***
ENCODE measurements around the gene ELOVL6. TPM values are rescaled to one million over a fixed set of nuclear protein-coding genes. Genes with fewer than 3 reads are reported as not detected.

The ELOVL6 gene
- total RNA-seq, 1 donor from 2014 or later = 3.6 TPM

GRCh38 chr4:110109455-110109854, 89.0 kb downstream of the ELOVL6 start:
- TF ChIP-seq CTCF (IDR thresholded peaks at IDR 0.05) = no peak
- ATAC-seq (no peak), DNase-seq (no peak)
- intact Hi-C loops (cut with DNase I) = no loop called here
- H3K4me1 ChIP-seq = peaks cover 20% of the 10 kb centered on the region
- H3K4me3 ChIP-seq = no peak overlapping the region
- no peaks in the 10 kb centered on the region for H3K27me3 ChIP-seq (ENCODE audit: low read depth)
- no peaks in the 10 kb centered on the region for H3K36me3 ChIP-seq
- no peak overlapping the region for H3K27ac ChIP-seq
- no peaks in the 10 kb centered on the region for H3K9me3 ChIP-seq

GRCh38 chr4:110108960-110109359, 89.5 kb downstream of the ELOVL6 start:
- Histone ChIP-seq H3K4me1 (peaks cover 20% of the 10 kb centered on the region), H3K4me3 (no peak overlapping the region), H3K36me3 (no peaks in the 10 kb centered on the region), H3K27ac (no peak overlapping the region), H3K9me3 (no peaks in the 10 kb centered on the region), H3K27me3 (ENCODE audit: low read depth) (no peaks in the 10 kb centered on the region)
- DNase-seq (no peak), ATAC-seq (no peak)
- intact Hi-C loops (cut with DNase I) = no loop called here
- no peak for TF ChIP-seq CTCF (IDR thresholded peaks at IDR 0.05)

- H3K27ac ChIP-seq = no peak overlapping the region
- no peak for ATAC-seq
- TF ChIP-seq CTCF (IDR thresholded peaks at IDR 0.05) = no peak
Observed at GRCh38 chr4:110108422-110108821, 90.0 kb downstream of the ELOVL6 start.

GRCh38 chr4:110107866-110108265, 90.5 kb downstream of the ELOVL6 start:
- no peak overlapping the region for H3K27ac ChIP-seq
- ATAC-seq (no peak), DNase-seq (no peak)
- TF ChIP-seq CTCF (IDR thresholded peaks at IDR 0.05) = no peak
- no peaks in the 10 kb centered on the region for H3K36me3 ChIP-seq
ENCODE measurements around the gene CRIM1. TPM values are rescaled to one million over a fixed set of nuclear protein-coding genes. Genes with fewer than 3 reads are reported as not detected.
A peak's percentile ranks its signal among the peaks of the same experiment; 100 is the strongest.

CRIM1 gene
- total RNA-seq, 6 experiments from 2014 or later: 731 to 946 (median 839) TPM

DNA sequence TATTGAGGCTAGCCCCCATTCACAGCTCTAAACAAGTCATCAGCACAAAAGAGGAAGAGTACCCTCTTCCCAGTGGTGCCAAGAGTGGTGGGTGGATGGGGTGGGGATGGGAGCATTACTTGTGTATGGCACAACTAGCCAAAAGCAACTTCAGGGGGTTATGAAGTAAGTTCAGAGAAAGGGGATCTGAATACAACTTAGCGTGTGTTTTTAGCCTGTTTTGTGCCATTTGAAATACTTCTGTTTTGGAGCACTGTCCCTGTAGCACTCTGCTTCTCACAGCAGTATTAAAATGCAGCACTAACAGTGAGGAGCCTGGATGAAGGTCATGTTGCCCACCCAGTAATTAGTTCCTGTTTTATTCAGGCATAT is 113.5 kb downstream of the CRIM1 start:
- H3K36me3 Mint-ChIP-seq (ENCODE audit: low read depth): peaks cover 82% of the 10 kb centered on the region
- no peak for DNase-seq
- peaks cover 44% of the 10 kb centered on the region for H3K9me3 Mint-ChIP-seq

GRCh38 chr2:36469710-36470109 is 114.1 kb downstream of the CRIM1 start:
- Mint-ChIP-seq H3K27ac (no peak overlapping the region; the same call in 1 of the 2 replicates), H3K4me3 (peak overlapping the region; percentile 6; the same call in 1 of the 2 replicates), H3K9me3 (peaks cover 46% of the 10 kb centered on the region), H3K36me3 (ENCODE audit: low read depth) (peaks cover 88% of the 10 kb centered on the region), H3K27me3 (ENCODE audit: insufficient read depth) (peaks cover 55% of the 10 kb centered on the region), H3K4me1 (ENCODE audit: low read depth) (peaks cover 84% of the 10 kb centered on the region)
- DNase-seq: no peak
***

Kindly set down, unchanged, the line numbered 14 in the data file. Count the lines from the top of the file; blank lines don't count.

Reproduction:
GRCh38 chr4:110108960-110109359, 89.5 kb downstream of the ELOVL6 start: